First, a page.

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post #1 of 6 Old 03-13-2009, 04:28 PM Thread Starter
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Snail Plague

So I work at petsmart and we have these small snails everywhere. Some are round and some are cone shaped. So what kinds are these? Do they live well in soft water? And how do you succesfully get rid of them?

Got new 56 collum tank 12/26/2008
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post #2 of 6 Old 03-14-2009, 02:39 PM
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Personally I like having some snails in my tanks, and due to my water being very soft and slightly acidic they do not multiply as fast as some aquarists have indicated can occur in harder water, so for me they are not problematic.

Snails need calcium to build their shells, and in softer water there is little calcium. When my tanks were more acidic (around pH 6 due to our local water then being well below 6) snails would never live in my aquaria. But since our water is now 6.8 (mostly) and the tanks are steady at 6.4 to 6.6, the snails are surviving and reproducing, though no where near a level I would worry over.

The cone shaped snails are probably the Malaysian livebearing snail, sometimes called trumpet snail. Generally they live in the gravel/sand substrate, and many aquarists (including me) consider them beneficial. The round snail may be a pond snail (there are many species under this name). I also have these, and they graze plant leaves and everything in the tank for algae and left-over food. Some aquarists have suggested they eat plants, but I have never had that occur. There is also the ramshorn snail that is somewhat common, and the shell grows circular like a ramshorn. I've never had these.

I would never add any chemical to a tank to get rid of snails; hand pick them out if there are too many. Some loaches will eat snails; I've forgotten which ones, but other members who have experience with loaches will know.

Byron.

Byron Hosking, BMus, MA
Vancouver, BC, Canada

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Something we all need to remember: The fish you've acquired was quite happy not being owned by you, minding its own business. If you’re going to take it under your wing then you’re responsible for it. Every aspect of its life is under your control, from water quality and temperature to swimming space. [Nathan Hill in PFK]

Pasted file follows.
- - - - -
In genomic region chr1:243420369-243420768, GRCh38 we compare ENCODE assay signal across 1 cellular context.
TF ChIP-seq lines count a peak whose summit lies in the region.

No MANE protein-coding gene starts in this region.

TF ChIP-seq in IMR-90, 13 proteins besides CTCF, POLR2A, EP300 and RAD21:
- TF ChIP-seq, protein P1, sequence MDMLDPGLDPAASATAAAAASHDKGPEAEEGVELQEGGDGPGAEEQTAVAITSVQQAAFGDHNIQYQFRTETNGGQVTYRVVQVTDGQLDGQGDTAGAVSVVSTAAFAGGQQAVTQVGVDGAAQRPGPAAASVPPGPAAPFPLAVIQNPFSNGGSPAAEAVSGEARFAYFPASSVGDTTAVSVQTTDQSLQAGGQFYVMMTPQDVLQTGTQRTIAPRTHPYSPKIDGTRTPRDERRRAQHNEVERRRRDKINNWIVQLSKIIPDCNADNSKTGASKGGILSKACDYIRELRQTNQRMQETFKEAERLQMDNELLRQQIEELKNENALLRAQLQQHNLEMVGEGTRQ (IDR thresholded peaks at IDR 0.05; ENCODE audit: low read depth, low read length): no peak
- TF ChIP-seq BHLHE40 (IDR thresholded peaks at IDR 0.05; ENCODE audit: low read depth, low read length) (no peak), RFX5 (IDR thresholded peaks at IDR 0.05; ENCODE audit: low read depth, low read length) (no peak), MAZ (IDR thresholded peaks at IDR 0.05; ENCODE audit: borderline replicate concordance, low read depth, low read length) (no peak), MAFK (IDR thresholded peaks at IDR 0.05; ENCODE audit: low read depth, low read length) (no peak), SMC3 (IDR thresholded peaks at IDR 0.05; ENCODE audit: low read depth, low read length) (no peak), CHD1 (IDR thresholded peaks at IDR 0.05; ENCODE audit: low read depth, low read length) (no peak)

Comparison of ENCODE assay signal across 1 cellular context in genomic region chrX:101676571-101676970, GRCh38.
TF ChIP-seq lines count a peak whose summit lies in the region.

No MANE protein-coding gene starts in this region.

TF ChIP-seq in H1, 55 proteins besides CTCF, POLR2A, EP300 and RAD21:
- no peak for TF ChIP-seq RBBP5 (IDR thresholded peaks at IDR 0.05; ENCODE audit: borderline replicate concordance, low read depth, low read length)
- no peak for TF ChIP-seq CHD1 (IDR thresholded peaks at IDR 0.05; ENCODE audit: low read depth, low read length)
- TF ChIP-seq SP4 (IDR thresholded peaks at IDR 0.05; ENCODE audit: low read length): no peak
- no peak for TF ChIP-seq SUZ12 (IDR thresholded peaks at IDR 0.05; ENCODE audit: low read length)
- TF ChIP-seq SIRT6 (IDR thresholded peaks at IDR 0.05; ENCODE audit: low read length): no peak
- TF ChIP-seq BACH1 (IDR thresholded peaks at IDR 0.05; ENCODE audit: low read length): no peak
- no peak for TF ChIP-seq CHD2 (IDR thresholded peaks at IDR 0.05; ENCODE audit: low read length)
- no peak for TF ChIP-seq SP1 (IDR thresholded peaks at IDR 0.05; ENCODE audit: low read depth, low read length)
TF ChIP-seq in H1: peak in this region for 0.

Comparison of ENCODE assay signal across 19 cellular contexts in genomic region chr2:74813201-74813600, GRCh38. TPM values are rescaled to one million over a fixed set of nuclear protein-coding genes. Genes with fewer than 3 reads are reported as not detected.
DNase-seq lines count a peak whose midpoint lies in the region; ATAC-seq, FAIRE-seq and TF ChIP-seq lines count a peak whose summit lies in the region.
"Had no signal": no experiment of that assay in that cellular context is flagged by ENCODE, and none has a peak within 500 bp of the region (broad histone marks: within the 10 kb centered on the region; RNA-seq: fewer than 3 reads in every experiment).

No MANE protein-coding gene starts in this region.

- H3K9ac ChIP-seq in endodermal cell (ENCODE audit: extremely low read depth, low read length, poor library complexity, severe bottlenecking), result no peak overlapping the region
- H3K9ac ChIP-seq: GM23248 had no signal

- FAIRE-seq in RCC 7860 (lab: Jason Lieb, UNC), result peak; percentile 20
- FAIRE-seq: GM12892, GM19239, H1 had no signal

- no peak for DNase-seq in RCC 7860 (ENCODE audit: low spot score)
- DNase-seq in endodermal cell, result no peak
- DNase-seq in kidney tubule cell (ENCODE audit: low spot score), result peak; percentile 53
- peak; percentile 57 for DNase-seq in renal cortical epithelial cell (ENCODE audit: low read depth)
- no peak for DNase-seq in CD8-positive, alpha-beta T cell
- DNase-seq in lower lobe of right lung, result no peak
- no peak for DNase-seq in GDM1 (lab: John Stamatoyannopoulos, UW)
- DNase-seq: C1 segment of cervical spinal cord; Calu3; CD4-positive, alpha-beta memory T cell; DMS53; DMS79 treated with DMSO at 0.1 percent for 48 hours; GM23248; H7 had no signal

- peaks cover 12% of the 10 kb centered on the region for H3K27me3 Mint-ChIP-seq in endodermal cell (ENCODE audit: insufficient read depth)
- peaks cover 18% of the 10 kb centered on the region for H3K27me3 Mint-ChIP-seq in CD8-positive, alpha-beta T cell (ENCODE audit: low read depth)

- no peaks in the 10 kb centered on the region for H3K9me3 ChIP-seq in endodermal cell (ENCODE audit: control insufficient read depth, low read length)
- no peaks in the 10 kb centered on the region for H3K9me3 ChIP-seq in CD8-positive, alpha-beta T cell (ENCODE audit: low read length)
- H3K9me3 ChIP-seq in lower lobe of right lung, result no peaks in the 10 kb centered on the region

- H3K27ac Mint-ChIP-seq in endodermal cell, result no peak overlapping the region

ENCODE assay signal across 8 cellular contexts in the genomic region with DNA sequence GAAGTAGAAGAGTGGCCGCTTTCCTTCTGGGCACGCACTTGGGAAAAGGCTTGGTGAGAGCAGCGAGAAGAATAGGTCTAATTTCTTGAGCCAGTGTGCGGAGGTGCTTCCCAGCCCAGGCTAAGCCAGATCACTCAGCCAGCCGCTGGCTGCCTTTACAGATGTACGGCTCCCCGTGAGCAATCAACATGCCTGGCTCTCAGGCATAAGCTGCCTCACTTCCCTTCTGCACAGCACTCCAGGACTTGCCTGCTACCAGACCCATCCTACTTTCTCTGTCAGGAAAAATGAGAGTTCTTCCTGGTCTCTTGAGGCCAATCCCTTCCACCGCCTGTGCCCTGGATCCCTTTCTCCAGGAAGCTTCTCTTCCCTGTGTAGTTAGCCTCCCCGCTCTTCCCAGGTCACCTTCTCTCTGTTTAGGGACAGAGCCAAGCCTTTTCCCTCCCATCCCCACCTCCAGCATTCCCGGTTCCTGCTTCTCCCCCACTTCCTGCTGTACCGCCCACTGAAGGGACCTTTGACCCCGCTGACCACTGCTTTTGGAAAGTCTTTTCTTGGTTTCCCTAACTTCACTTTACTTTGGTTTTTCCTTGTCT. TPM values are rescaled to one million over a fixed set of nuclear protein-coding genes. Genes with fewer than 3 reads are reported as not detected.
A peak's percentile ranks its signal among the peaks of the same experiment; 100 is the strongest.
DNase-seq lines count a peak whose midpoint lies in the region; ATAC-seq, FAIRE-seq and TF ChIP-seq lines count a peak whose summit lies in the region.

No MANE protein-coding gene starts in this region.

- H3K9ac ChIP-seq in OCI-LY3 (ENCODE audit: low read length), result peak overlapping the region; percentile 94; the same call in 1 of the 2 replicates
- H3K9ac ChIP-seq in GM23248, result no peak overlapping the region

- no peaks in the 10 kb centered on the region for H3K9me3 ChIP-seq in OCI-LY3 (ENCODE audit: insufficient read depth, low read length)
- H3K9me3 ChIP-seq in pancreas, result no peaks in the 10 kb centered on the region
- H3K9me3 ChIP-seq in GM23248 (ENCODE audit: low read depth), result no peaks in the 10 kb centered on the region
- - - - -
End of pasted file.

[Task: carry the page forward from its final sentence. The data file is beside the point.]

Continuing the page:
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post #3 of 6 Old 03-14-2009, 09:10 PM
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Round ones are Physas sp. Cone ones are Melania sp. The latter requires plenty of calcium as these are calcium absorbers. Putting them in soft acidic water will severely erode their shells. An early indicator would be the white tips on their shells. If your water is soft and acidic, you'll be unable to keep most snail species there for a long time. It can be corrected by increasing the KH and pH. Calcium chloride by Kent liquid calcium will increase the KH but not the pH. Calcium carbonate using Caltrate or Tums will increase both. Other alternatives are plaster of Paris pucks, limestones, crushed corals, crushed oyster shells, Wonder Shell, aragonite and marble chips.

I find it a very poor excuse to add loaches just to eradicate the snails. I'd recommend leaving the snails alone and simply remove the adult ones and allow the young ones to grow. They are part of the ecosystem after all. Adult snails are removed due to the fact these can already reproduce. Both of your snails are asexual. Many other species however are sexual particularly all the species of the Ampullaridae family which includes the popular Pomacea diffusa and Pomacea canaliculata. Before you consider other snails, correct your KH and pH first. Make sure the fish are snail-safe as most fish do nip their soft tissues. You could try assassin snails (Clea helena) to eradicate the adult "pest" snails you have but again, increase the pH and KH first. I'd keep the pH consistent at 8.0 with hardness level at 10-12 dKH.

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post #4 of 6 Old 03-14-2009, 09:15 PM
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Quote:
Originally Posted by Byron View Post
Some aquarists have suggested they eat plants, but I have never had that occur.
This has bothered me for some time. It is just coincidental to me they ate the plants because the leaves are dying or already dead and they blame the snails for that when they should blame themselves for not checking their nutrient levels. I've never seen mine eat them at all.

Here's my article on controlling snail population.
Snail Infestations and Solutions to Eliminating Them - Aquaria Central

Quote:
There is also the ramshorn snail that is somewhat common, and the shell grows circular like a ramshorn. I've never had these.
They can proliferate quickly but not as quick as the Physas sp. The first time I had them, I had plenty but not as plenty as the pouch snails. I'm still stuck to only two here but I suspect my Pomacea diffusa are eating their eggs.

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post #5 of 6 Old 03-14-2009, 09:23 PM Thread Starter
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I am just wondering cuz I want live plant but those snails always seem to be on them. My water is zero for softness so they proubly wount have a great chance of surviving in my tank. My p.h is 7.6

Got new 56 collum tank 12/26/2008
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post #6 of 6 Old 03-15-2009, 02:43 PM
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In my opinino a few snails never hurt anyone.

Anyone that says that their tank is completely overrun by snails probably were overfeeding anyway.
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